To John Dunn, and Classic Rendezvous:
Why my Pinarello is now a display piece: ("How can your bear not making more memories with that bike??")
I have ridden my restored Pinarello a few times, but the frame is very soft and I just can't jam on it anymore. Also, my position has changed, and I can't bend over as far as I used to, either. So, I enjoy looking at the Pinarello for what it was.
To compensate, my new vintage 1990 Tomasso has virtually identical geometry, but with a 1cm bigger frame size, a taller Nitto "Pearl" stem, and higher 3ttt "Morphe" handlebars, I've managed to get a high enough handlebar to ride comfortably.
I've also included a few modern pieces of hardware on the Tomasso that tremendously help me make up for my physical imperfections: My right leg is 7mm shorter than the left, and it's virtually impossible to shim that distance on old style Campy SL "black" pedals. I use Look pedals on my vintage bike (not quite heresy; they came out in 1986, I think) and by putting a 5mm shim under the Look cleat and a 3mm Spenco pad in my shoe, I make up my shorter leg's discrepancy.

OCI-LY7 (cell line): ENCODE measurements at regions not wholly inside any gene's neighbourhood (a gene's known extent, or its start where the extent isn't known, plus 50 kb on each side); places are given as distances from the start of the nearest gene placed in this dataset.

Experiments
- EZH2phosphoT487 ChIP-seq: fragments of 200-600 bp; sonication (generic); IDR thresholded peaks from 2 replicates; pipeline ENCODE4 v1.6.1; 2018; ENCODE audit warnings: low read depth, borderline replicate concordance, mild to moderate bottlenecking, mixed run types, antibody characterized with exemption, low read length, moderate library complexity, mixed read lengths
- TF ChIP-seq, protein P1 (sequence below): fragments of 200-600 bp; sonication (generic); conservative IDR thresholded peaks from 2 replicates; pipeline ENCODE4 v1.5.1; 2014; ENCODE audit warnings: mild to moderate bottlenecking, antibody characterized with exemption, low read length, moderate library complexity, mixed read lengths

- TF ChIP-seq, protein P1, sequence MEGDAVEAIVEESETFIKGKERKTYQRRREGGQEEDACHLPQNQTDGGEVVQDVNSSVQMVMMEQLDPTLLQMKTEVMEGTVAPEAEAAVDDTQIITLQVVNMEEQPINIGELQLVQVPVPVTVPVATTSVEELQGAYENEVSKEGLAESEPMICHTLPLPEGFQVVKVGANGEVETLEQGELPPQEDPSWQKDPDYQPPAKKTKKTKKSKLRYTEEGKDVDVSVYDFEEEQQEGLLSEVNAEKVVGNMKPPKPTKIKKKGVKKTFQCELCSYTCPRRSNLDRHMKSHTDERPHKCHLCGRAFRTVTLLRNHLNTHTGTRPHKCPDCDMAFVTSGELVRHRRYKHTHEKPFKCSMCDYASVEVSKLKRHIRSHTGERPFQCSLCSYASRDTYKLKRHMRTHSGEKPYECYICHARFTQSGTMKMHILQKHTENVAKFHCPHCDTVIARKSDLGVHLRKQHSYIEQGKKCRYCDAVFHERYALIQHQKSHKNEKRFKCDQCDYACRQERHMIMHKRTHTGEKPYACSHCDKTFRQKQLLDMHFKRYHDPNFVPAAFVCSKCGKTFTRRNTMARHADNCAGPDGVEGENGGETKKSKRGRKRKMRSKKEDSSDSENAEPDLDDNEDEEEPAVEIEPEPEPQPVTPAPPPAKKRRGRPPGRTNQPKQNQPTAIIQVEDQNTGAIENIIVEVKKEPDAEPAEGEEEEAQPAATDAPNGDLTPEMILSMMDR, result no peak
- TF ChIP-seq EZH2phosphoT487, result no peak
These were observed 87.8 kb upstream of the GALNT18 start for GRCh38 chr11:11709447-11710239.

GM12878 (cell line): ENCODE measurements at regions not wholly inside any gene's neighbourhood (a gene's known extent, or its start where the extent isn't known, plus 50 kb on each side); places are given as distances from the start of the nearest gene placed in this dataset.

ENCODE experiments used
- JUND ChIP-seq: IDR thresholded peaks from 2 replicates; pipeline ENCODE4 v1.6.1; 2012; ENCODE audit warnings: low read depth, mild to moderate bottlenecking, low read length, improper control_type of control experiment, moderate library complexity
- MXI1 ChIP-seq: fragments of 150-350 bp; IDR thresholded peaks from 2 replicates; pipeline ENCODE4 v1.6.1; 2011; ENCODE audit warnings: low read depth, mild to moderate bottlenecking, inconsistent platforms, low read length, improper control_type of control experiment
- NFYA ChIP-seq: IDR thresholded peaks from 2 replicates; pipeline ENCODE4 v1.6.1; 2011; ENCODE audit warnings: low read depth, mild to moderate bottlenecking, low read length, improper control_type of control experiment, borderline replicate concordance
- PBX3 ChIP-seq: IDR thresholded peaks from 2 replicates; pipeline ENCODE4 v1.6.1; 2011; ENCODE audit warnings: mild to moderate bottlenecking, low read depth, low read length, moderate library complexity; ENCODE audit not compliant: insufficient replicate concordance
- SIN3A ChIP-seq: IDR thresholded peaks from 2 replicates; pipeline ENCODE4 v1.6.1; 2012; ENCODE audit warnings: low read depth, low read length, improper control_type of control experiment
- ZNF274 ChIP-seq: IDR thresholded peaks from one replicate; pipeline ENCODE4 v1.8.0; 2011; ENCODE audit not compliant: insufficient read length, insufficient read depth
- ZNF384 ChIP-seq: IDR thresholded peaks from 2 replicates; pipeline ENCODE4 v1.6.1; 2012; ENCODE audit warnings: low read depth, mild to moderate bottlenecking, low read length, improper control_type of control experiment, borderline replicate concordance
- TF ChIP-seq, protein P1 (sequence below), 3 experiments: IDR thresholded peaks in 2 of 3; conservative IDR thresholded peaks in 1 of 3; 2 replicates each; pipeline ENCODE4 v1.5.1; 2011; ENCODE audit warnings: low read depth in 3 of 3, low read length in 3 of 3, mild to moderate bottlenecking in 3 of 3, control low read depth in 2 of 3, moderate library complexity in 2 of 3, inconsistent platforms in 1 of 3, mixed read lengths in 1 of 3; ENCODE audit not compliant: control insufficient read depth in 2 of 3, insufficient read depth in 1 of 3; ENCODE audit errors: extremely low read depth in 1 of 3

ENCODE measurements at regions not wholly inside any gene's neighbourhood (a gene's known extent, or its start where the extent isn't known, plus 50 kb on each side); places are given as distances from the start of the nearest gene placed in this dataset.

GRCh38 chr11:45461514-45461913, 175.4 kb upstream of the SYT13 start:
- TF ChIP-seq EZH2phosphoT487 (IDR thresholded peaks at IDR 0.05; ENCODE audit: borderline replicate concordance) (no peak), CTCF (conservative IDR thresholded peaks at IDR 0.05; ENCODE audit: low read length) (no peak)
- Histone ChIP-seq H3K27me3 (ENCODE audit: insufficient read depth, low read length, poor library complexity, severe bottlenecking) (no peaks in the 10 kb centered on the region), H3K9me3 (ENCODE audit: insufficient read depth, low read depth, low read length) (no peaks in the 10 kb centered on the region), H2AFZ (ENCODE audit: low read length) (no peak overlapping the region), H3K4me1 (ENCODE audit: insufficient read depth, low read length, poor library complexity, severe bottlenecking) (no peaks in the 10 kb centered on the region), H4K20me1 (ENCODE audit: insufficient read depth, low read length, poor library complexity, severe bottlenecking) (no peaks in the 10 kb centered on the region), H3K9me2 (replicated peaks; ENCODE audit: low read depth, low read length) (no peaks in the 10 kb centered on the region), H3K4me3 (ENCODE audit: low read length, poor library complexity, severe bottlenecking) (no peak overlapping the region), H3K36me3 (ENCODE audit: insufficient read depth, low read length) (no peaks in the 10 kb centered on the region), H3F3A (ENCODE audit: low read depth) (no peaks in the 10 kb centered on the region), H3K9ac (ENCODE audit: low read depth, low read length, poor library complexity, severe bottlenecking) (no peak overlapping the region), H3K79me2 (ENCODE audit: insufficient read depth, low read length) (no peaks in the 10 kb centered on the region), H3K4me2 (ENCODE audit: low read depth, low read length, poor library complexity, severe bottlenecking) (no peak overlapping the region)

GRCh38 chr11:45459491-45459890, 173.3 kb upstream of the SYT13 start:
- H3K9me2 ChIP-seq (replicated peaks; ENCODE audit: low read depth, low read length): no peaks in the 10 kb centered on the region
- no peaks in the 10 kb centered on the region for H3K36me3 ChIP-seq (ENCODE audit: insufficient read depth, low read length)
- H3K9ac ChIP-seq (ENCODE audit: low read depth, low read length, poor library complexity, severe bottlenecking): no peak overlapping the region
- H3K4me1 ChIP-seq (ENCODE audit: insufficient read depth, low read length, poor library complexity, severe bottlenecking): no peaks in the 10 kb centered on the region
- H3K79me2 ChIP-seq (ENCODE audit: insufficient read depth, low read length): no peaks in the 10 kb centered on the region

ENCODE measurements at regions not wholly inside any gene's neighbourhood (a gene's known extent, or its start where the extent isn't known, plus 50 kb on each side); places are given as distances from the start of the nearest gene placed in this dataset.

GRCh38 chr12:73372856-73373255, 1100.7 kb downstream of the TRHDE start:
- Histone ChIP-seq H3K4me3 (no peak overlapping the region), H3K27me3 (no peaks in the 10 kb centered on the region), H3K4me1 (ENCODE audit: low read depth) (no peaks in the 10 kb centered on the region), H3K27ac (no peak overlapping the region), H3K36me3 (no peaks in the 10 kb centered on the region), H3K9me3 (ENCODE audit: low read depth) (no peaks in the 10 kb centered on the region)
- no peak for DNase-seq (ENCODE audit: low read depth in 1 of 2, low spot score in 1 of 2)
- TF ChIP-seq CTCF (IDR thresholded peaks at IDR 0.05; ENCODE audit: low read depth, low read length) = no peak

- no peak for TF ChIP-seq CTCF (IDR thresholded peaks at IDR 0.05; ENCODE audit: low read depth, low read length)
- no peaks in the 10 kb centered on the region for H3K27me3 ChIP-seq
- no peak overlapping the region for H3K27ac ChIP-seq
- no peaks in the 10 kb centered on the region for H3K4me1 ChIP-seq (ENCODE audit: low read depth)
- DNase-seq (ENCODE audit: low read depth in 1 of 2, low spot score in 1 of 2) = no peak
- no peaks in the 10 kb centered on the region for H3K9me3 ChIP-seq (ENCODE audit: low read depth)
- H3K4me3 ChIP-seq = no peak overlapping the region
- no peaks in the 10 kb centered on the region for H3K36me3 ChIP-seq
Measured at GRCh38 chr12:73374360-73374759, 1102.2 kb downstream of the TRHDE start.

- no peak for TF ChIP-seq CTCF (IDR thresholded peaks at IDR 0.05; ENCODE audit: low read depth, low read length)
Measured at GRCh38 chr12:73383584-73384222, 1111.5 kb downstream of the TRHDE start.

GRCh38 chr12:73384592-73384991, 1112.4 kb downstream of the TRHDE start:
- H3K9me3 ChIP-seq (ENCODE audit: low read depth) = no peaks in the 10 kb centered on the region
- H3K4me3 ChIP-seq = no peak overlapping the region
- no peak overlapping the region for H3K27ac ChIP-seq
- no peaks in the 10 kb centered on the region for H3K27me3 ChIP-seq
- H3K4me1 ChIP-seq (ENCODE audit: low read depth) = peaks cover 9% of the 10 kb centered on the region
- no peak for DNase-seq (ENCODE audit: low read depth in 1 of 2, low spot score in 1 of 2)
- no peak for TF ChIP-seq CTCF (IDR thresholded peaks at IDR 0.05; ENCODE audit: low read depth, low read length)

And, the last nauseating detail: Since my left arm is longer than the right (by 1 or 1.5 cm) I use modern hidden cable Campy brake levers, but with the old style calipers. Since I don't have a cable coming out of the top of the lever, I can ride with my left hand placed further across the top of the lever, and even out the stretch between my two arms.
So, I'm 90% vintage. But, "A man's got to know his limitations!" (Clint Eastwood)